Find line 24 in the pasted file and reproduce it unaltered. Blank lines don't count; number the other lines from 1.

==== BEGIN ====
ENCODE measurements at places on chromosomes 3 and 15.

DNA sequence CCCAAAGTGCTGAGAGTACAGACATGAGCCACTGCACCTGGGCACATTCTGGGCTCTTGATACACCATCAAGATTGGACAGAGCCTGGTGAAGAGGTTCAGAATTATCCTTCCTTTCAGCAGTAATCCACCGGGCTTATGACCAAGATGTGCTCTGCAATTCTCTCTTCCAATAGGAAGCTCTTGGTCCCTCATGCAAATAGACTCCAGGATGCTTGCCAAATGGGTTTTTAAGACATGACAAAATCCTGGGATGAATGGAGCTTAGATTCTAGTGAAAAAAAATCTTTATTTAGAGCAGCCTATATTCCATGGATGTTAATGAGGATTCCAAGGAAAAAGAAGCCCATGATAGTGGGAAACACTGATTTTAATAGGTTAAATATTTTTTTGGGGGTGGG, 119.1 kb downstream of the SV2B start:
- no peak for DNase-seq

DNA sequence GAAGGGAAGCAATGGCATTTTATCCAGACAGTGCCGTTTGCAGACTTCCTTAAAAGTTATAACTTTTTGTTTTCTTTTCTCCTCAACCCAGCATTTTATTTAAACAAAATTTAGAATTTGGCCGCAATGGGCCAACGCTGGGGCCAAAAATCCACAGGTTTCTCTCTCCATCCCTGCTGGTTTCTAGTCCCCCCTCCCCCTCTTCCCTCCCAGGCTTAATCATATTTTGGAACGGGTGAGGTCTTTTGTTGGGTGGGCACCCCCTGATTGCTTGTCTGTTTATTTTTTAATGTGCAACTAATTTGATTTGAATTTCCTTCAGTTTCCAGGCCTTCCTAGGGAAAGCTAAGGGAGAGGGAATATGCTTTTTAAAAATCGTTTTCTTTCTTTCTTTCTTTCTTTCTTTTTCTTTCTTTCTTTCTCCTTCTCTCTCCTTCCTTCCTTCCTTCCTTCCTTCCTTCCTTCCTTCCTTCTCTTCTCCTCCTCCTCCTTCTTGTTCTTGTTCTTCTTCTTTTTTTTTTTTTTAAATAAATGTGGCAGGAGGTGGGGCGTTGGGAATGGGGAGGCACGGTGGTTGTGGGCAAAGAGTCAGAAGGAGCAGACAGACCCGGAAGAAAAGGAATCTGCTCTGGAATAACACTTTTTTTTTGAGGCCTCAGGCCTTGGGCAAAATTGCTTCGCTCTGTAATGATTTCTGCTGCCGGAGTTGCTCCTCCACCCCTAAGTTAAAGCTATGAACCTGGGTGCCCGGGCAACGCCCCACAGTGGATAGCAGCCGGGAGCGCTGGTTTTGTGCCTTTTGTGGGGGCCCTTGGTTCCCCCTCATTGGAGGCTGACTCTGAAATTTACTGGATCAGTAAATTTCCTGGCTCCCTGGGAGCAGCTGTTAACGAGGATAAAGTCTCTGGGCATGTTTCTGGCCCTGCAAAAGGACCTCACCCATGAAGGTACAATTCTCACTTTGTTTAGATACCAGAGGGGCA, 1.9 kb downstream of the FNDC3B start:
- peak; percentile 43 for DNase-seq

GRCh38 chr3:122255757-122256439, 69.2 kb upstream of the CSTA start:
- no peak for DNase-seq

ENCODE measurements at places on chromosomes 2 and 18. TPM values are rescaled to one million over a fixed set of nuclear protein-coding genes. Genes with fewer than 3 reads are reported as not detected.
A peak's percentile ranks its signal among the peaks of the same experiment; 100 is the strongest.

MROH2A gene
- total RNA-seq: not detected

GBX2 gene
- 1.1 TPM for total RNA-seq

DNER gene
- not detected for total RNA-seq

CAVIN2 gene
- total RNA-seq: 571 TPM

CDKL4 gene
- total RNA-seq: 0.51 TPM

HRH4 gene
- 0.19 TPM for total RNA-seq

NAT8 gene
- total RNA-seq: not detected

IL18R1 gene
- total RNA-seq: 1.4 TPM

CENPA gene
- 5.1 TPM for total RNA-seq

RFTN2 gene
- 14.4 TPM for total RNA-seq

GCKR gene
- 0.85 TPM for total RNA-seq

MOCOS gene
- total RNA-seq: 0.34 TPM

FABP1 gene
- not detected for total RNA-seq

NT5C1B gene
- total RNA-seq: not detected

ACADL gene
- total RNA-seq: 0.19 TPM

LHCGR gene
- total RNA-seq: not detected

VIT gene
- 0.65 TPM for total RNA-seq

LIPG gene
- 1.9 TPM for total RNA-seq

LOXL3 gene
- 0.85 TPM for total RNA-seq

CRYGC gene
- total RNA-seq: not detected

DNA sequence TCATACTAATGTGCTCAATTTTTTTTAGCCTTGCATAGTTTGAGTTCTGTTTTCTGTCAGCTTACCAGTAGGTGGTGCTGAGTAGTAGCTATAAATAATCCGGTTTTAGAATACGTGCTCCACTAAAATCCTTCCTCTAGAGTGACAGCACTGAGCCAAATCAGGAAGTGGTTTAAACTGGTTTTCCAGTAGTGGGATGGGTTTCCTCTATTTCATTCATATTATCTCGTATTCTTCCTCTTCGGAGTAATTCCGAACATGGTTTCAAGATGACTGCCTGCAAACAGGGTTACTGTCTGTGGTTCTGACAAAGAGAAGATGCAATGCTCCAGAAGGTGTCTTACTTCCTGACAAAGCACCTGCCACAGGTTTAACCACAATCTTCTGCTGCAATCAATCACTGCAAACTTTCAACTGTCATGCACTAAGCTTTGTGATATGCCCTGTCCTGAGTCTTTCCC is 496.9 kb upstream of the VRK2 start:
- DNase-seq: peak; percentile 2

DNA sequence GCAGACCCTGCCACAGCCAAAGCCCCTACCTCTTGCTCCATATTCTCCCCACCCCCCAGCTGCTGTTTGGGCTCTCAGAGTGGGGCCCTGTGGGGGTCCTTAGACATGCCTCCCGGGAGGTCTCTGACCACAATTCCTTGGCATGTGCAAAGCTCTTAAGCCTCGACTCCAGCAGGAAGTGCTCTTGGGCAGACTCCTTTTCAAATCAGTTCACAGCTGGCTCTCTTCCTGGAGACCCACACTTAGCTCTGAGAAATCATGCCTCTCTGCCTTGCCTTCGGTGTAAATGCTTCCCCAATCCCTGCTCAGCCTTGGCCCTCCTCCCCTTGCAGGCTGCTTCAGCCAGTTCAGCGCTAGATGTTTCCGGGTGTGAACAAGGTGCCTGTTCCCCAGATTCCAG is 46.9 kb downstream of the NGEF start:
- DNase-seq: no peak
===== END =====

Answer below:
IL18R1 gene